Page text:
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    Mike Jay wrote: Cement has a fairly large carbon footprint... Thus the design is how it is.



    I see you with Green Concrete Blocks

    A lot of companies are trying to develop new technologies and replace conventional cement to reduce its carbon footprint, but CarbonCure takes a really simple, logical approach to getting rid of CO2: It puts it back into the concrete. Then the magic of chemistry happens again, as it bonds with the cement and essentially turns it back into limestone.



    ...and raise you the carbon footprint of alcoholic beverages.
     
    Mike Jay
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    Those are nifty sounding.  Hopefully they become widely available soon.  
     
    Burl Smith
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    Perhaps in the final analysis the widespread availability of green concrete would offset the consumption of alcoholic beverages.
     
    pollinator
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    Burl Smith wrote:If we depend on plastic sheeting and styrofoam then why not extend the convenience to the use of cement filled concrete blocks for walls and posts?


    Isn't there a middle ground? What about a concrete footing that the wood post sets on above grade? They build decks that way.

    Or forget concrete: a stone footing with a minimum of cement mortar?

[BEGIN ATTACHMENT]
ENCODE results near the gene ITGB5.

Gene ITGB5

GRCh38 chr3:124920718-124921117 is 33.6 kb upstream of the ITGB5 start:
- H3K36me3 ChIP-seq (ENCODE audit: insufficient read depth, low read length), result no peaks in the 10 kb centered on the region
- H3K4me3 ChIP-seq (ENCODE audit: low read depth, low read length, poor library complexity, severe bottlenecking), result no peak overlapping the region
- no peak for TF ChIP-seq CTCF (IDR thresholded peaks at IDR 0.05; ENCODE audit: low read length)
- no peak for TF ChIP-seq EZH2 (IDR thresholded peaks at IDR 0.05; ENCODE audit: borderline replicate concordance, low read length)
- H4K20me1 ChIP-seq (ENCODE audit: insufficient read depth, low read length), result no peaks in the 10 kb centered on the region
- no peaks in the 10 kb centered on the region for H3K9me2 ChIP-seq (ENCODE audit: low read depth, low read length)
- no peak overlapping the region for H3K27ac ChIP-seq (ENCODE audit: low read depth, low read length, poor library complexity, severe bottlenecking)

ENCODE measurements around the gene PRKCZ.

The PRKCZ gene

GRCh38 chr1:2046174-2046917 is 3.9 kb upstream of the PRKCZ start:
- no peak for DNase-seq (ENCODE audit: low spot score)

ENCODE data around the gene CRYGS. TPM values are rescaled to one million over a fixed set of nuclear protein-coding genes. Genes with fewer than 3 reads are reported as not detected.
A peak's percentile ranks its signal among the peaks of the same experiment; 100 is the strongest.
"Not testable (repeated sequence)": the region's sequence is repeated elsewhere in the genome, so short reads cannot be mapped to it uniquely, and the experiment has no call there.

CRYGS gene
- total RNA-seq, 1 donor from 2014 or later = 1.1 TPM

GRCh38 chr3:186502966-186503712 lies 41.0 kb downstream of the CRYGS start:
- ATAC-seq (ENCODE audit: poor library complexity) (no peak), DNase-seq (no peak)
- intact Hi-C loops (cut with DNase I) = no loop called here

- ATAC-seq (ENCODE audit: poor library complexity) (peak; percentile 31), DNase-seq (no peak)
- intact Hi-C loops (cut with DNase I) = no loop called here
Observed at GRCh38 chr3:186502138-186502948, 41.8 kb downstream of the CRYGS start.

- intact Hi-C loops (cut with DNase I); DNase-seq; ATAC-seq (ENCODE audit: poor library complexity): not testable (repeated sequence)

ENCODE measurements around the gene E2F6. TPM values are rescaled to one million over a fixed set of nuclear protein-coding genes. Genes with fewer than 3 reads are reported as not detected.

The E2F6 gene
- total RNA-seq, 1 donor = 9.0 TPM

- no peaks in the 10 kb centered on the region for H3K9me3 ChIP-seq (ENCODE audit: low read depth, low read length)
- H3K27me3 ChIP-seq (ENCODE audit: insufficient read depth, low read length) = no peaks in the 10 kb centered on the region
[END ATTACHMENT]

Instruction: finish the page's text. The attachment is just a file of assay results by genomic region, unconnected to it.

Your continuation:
Burl Smith
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    Yes I think so Nathanael, I just educated myself on the carbon footprint of alcohol and found, to my surprise, that it's in the packaging, transportation and retail. To be sure I think a middle ground is a worthwhile pursuit.
     
    Mike Jay
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    I'm not sure why you're bringing up alcohol Burl?

    Nathanael, I'm sure there is middle ground regarding cement in a wofati.  I think some of the reason for the posts down below the floor of the wofati is so they can resist the significant side loads from the dirt against the sides of the buildings.  I'm sure there's a way to manage that with a footing but I'm guessing that's the reason for posts in the ground.
     
    Burl Smith
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    Mike Jay wrote:I'm not sure why you're bringing up alcohol Burl?



    I'm sorry; perhaps the consumption of alcohol isn't a factor in the construction of wofati.
     
    Travis Johnson